What’s gleaning? Throughout the year, but especially during the harvest season, the Boston Area Gleaners (BAG) retrieves overripe, imperfect or hard-to-market fruits and vegetables that would otherwise be left in farmers’ fields. These foods are still edible and nutritious, and they are donated to agencies like the Greater Boston Food Bank and Food For Free. These organizations then distribute the food to local shelters and food pantries.
After having been on BAG’s mailing list for over a year now, I was finally able to help out at my first gleaning event! Gleaning events are often announced a couple days in advance, so it can be a little tough for those with full-time day jobs to join in, but there are weekend gleaning trips as well. I’m lucky enough that my employer gives me several hours of paid time a year to volunteer with a non-profit organization of my choosing.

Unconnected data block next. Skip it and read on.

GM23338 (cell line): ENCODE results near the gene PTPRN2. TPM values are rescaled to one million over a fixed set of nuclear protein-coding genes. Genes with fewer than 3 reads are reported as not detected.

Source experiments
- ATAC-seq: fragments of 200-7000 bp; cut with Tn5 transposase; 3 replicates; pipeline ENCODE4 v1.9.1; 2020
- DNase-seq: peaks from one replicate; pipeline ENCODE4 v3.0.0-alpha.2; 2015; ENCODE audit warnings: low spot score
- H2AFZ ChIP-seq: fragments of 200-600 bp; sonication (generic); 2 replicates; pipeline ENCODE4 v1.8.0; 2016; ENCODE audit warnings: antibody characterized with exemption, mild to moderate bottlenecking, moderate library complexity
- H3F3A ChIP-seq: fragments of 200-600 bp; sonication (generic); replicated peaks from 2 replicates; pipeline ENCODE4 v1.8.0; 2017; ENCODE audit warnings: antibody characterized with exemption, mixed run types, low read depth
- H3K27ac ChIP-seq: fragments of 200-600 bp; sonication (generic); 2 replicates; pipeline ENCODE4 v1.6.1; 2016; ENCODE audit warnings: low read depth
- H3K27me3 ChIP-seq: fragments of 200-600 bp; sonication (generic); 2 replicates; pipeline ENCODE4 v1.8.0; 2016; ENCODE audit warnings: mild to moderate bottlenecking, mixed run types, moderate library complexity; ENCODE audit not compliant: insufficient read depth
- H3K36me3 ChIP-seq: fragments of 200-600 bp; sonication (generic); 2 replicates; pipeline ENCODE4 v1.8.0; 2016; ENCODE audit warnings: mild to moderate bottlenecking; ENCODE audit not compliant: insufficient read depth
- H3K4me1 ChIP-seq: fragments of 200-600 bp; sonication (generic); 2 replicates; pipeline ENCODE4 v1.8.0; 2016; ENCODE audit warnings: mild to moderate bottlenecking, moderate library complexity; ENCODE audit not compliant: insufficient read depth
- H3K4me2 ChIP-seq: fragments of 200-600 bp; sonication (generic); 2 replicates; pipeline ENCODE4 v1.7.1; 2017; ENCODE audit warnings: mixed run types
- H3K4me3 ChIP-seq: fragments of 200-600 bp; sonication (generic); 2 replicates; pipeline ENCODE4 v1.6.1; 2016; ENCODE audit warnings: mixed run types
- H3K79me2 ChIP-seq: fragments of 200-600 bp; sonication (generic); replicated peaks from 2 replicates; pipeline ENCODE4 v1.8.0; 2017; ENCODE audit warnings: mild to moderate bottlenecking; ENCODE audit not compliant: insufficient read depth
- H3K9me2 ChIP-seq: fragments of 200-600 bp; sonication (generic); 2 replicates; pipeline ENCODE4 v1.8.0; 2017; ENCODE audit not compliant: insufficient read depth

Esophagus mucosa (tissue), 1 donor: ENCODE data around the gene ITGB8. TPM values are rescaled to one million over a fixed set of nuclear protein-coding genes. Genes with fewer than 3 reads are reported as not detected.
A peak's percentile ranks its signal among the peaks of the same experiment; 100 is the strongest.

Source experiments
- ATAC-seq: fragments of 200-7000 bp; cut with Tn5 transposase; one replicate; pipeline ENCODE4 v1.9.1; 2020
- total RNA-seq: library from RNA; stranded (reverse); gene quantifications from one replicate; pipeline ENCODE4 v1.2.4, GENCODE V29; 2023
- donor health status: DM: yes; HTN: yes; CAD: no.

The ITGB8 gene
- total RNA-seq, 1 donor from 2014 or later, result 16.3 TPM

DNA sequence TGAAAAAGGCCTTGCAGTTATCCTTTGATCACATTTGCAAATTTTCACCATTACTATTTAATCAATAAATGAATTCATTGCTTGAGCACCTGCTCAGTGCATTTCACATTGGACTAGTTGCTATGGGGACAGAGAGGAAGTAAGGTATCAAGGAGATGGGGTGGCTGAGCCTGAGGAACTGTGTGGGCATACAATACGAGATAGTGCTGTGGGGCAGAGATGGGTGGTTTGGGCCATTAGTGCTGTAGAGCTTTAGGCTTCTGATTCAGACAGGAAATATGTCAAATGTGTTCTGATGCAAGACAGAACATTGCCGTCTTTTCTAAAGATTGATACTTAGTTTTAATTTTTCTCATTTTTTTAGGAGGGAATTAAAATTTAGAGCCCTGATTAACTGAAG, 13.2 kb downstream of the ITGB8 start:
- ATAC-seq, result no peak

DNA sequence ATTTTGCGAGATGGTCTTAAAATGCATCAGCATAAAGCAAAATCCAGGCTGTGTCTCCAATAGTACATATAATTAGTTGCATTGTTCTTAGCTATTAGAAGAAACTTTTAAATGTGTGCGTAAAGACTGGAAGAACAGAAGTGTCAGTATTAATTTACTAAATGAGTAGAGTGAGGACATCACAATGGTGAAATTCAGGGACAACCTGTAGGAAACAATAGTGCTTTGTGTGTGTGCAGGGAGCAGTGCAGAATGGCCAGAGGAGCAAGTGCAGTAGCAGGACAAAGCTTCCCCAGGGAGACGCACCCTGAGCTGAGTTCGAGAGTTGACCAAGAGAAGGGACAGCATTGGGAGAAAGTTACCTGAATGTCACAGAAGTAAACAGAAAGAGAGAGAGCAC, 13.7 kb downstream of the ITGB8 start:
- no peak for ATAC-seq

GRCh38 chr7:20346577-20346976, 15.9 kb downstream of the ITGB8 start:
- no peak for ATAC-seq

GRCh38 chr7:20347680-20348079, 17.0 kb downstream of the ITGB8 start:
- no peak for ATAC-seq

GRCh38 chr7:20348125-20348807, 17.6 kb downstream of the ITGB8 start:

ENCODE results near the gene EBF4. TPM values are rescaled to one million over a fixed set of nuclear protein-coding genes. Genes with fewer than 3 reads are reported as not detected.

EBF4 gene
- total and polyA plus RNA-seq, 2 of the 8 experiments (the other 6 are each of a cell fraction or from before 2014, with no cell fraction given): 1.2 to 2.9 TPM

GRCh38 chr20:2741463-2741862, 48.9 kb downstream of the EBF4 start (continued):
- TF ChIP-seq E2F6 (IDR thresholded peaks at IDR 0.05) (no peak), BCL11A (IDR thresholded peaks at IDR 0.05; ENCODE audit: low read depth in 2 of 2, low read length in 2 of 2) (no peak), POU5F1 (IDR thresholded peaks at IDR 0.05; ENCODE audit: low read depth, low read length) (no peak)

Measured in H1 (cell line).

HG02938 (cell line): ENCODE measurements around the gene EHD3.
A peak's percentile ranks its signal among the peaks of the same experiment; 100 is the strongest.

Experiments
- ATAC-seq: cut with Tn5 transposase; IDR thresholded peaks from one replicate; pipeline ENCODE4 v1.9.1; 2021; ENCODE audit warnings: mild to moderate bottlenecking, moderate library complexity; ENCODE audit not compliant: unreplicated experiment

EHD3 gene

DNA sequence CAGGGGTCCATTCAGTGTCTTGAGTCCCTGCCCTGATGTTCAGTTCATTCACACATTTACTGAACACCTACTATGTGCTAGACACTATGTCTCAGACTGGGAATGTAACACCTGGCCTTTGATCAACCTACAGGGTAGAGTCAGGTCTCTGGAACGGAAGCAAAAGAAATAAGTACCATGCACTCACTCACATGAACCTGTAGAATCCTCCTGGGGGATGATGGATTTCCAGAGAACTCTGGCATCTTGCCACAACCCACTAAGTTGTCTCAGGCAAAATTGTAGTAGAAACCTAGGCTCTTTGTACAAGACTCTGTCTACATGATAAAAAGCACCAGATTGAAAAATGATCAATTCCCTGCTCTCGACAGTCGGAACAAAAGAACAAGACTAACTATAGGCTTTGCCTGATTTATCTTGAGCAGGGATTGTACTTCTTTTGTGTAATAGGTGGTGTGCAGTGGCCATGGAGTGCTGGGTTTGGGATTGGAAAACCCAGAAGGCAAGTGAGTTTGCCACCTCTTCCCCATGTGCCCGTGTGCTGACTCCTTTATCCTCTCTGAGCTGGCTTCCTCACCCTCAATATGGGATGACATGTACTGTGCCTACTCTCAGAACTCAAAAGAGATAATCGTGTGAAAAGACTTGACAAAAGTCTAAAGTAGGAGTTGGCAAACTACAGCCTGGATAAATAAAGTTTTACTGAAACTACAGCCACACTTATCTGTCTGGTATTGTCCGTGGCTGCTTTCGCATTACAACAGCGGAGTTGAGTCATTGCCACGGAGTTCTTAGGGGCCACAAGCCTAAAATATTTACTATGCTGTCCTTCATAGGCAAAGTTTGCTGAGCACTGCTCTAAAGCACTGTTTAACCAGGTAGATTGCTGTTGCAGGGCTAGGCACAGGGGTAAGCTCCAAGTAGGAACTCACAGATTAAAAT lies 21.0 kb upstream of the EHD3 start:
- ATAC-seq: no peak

I and five other volunteers met on a Wednesday afternoon at BAG’s headquarters in Waltham. We followed our fearless leader, Matt, to Dennis Busa Farm in Lexington where we spent about two and half hours picking 900 pounds of tomatoes, filling 36 cases!
As I stood among rows and rows of beautiful produce – huge green bell peppers, sprawling squash, vines full of pinkish and pointy-ended tomatoes I had never seen before – I considered all the hard work required to produce all this goodness that many of us simply devour without a second thought. The gleaning experience really opened my eyes to how much perfectly good food is considered “hard-to-market” and would likely go to waste without the Boston Area Gleaners. (In 2013, BAG gleaned over 88,000 pounds of food!)